MOSAiC: Ohio State students join historic Arctic climate science expedition

September 05, 2019

Two graduate students from The Ohio State University will get a front row seat for the largest central Arctic science expedition in history.

As a mother, U.S. Coast Guard veteran, former social worker, scuba diver, drone pilot and scholar, Ohio State electrical and computer engineering (ECE) Ph.D. student Brandi Downs still isn’t done finding her path in life. Soon, she can add Arctic pioneer to that list.

This September, she joins researchers from across the world as they depart on ships from Norway to drift through the Arctic Ocean ice, studying the top of the Earth in unprecedented detail over the next year.

The expedition is called the Multidisciplinary Drifting Observatory for the Study of Arctic Climate mission, or MOSAiC. A total of 600 people from 17 countries, supplied by other icebreakers and aircraft, will participate – and several times that number of researchers will use the data gathered to take climate and ecosystem research to the next level. The endeavor is spearheaded by the Alfred Wegener Institute, Helmholtz Centre for Polar and Marine Research (AWI). 

The National Science Foundation is funding Ohio State’s proposal to participate in two separate six-month legs of the journey. 

“Not many people have the chance to live on an icebreaker at or near the North Pole,” Downs said. “Choosing to leave behind my son and husband for those months was a difficult decision to make. But in the end, the once-in-a-lifetime nature of the journey and the cutting-edge science makes it worth the difficulties.”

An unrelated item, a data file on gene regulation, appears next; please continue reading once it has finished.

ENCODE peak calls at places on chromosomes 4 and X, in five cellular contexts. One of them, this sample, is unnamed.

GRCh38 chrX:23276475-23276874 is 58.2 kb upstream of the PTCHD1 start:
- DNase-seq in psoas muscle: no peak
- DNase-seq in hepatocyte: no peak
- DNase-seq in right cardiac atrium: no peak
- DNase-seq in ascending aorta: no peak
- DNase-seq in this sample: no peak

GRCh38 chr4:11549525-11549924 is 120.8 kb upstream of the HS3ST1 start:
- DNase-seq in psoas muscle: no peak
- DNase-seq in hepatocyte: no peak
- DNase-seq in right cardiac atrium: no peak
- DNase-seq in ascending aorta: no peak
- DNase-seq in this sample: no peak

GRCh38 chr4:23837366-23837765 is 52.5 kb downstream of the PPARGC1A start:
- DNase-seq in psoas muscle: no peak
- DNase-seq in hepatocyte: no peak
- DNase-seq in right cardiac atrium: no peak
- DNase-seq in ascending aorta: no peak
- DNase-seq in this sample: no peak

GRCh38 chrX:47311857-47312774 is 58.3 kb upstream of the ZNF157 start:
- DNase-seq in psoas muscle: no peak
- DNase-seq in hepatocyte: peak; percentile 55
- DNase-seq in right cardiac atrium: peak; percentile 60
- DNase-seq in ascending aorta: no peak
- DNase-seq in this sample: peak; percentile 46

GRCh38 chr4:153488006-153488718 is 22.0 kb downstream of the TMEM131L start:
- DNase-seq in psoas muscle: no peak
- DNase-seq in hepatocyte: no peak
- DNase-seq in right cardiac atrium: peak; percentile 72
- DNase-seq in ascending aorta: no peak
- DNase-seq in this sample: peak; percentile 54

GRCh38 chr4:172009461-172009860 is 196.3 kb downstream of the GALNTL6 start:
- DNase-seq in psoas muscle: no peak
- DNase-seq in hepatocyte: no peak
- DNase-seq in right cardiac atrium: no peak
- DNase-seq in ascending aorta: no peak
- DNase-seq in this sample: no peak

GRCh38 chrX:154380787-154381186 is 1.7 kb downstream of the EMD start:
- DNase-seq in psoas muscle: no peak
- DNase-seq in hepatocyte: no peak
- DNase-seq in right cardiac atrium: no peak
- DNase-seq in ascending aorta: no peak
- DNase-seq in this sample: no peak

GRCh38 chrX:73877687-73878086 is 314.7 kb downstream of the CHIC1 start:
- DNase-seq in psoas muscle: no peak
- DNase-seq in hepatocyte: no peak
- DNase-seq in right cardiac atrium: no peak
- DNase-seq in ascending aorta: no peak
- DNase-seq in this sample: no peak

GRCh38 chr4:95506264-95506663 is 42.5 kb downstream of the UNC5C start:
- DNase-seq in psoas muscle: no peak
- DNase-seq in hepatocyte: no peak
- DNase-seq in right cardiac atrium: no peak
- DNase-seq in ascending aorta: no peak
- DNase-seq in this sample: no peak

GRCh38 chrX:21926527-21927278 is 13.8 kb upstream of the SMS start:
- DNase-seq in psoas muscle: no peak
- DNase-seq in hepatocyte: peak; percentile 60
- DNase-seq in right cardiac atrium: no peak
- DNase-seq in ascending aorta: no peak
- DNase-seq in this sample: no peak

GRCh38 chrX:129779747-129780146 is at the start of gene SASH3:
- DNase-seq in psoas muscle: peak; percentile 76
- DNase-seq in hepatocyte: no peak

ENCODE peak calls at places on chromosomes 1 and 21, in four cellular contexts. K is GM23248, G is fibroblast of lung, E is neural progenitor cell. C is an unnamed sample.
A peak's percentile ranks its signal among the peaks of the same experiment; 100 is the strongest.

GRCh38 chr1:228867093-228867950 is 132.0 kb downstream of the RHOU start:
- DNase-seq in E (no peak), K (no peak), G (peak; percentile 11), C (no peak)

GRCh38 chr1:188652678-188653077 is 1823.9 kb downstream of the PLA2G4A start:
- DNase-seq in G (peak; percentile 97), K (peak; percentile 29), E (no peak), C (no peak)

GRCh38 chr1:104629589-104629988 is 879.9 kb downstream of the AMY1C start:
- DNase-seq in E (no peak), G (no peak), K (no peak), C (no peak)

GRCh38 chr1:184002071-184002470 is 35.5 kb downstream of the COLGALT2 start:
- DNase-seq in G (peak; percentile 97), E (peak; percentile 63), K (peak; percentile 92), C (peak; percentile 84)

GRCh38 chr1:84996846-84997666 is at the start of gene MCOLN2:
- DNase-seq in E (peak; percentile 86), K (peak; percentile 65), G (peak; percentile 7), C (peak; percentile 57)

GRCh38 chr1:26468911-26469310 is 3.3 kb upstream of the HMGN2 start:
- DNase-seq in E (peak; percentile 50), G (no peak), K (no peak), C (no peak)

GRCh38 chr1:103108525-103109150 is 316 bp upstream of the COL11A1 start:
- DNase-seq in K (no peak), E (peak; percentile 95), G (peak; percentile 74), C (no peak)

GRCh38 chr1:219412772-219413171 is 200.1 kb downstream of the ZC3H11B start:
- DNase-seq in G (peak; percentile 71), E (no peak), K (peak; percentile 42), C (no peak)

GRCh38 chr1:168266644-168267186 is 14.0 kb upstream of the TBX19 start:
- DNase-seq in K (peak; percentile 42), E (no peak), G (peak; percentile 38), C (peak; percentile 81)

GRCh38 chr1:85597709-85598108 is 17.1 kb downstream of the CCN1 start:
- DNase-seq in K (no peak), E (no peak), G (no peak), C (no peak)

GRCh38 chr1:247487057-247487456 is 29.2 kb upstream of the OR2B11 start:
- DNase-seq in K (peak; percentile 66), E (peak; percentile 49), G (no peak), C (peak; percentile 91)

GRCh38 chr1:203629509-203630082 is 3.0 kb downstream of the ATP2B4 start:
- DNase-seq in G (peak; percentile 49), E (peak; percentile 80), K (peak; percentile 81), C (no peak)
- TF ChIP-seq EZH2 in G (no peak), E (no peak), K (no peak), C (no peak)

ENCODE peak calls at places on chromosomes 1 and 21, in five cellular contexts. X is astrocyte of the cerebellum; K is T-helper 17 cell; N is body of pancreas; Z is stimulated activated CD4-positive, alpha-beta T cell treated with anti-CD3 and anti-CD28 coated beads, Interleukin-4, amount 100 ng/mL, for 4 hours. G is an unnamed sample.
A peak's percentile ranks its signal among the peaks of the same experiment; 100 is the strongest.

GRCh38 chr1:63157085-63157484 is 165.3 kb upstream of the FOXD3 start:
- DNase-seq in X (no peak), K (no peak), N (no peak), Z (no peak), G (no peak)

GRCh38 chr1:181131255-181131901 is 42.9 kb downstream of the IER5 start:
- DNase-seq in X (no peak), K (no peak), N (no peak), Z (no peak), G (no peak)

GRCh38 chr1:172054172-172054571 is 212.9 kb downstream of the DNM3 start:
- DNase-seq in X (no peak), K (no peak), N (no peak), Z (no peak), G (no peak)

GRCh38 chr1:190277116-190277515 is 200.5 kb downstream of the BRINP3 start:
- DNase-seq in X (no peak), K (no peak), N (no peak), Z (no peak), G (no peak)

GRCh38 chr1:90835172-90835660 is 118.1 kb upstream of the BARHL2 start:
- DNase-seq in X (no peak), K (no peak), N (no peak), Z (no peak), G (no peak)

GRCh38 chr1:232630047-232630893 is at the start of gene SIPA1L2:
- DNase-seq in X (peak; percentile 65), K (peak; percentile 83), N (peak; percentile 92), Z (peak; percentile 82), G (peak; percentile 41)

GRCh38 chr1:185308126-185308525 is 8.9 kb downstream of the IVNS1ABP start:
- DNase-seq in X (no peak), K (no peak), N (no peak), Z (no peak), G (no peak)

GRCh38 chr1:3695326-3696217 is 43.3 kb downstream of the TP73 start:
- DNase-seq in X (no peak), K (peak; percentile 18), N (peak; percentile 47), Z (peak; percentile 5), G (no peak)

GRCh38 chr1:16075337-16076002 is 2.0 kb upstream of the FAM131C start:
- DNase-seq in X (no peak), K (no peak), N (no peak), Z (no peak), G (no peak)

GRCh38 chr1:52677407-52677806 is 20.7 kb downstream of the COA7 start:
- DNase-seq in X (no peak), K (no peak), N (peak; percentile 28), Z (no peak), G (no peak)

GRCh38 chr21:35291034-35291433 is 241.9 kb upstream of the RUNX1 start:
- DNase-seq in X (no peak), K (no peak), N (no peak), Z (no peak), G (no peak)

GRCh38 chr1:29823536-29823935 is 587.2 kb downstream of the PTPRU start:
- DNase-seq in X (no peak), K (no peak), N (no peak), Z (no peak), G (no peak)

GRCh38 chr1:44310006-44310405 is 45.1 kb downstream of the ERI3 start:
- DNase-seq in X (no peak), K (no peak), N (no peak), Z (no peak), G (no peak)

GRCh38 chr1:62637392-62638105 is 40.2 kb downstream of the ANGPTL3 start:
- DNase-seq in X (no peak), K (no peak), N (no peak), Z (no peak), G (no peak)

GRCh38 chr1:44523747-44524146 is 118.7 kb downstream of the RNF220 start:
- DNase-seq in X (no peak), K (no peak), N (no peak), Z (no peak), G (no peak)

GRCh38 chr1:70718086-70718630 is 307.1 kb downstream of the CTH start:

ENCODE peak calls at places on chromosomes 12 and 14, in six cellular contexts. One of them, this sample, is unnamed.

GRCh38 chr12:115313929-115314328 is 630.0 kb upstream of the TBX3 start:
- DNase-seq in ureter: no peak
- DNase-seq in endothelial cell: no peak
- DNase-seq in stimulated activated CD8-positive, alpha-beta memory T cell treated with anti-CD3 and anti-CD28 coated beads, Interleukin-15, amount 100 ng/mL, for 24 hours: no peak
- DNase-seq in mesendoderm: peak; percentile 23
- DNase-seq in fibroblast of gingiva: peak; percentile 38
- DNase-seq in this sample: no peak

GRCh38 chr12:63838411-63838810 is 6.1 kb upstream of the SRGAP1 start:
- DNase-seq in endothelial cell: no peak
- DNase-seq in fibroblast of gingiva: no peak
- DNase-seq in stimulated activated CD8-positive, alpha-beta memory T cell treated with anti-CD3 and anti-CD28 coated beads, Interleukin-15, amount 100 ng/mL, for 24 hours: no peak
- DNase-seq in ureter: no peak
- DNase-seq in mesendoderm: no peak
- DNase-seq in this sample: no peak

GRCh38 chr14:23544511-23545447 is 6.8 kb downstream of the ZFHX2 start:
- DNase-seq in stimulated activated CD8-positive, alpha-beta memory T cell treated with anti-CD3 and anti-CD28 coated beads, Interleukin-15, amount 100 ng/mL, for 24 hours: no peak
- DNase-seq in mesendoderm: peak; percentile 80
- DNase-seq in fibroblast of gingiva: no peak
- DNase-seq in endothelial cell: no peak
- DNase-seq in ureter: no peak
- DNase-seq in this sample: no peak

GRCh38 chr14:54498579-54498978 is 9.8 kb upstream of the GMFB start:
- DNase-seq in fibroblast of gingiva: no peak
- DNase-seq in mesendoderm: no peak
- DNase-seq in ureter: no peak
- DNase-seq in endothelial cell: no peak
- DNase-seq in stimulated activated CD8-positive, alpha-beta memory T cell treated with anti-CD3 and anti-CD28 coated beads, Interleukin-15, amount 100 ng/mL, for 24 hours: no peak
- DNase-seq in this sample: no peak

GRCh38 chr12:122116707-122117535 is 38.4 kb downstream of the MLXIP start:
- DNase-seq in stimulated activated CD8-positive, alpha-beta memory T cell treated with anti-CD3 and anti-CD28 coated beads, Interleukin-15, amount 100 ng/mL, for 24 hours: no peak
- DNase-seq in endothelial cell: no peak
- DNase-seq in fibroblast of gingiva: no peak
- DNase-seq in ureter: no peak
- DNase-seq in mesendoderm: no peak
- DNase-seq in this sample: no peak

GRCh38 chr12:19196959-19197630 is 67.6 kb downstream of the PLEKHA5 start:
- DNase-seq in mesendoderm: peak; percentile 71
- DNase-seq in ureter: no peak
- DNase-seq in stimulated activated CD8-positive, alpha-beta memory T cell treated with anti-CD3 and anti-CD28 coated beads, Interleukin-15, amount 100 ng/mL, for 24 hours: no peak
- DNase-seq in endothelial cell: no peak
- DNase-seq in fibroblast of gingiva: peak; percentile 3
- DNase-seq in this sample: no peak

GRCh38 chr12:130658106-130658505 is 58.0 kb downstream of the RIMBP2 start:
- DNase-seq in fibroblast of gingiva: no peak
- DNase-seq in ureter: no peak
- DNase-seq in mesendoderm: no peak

Her research work at Ohio State is focused on electromagnetics and signal processing for remote sensing and Earth science applications. 

Downs and fellow Ph.D. scholar, Oguz Demir, represent the Ohio State team, led by ECE professor and Sustainability Institute affilliated faculty Joel Johnson, whose research at the ElectroScience Laboratory has already tested Earth science instruments over Greenland and successfully launched NASA satellites to study soil moisture, radio frequency interference, weather as well as ice coverage worldwide.

Demir is the first to deploy to the Arctic this fall. He is leading the current day-to-day engineering efforts. Their goal is to operate an ultrawide band radiometer to measure sea ice thickness and salinity.

“This Arctic expedition is going to be a once in a lifetime experience, both personally and professionally. I'm so glad to be a part of it,” Demir said. 

Continue reading about the Artic climate science expedition